Bicycles in India

3-minute read

I recently had the opportunity and good fortune of visiting India. While the trip included a vast number of experiences and resulted in an equally vast number of insights, I wanted to share something that is relevant to this blog and audience. In America, our affluent society typically views bicycles as a means of exercise - or worse - something you buy and leave in the garage to gather dust. Especially in suburbia, almost nobody actually uses the bike as legitimate transportation, and even fewer as a means to carry things or perform work.

India has a much lower standard of living than the US - at least in the traditional sense of dollars and cents (I didn’t spend enough time there to really get a feel for other factors such as average happiness). As such, their equipment gets used heavily. And I mean USED. Most cars and trucks are overloaded. You’ll see 3, 4, or 5 people on a single motorcycle. Bicycles are everywhere, often carrying hundreds of pounds of rice, chickens, and anything else you can imagine.

I found it interesting that there is a standard-issue bike that has near exclusive market share. I’m not sure who makes it or how much they cost, but they were all over the place. In the US, we’d call it a “touring” or “city” bike, with a heavy steel frame, upright position, fenders, rear rack, and heavy-duty tires.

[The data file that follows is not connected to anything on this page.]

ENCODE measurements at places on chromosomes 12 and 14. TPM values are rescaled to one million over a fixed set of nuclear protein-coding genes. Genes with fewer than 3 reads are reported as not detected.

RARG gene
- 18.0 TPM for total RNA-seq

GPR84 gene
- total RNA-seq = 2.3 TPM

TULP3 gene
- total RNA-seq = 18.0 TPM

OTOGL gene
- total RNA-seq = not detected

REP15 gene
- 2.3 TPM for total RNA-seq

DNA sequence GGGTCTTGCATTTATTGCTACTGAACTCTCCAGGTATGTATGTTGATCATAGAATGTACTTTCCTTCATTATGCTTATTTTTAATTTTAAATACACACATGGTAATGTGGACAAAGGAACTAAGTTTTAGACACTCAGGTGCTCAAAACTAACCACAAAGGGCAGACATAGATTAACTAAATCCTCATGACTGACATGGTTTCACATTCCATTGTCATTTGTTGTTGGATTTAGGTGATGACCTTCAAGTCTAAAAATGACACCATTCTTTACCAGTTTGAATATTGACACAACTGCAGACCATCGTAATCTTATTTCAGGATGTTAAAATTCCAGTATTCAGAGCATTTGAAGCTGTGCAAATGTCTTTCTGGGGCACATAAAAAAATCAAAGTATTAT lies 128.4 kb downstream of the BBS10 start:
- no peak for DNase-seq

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I saw this bike parked at a street market, with many more nearby. Nobody bothers to lock them up.

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The most interesting part to me is the brake design - they pull up. In other words, the pads contact the inside of the rim, instead of the sides.

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If you’re a serious triathlete or time trialist, you might think that brakes located underneath the bike are a modern technical revolution. You might be wrong.

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Everything about the bike is heavy duty and low-cost.

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Unfortunately, I didn’t get many good photos of these bikes in use, but they were on every corner - ridden without helmets and sharing space on the chaotic streets among motorcycles, taxis, trucks, cows, and stray dogs.

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We also saw some three-wheel cargo and taxi bikes… sometimes carrying other bikes.

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The take-home for me was that anyone living in America or another first world country is extremely lucky. Having worked deep in the bicycle industry for 15 years, it was a shocking new perspective of what bicycles mean to other cultures. There’s no high-end. There’s no counting grams of weight or aerodynamic drag. There’s utility, transportation, and survival.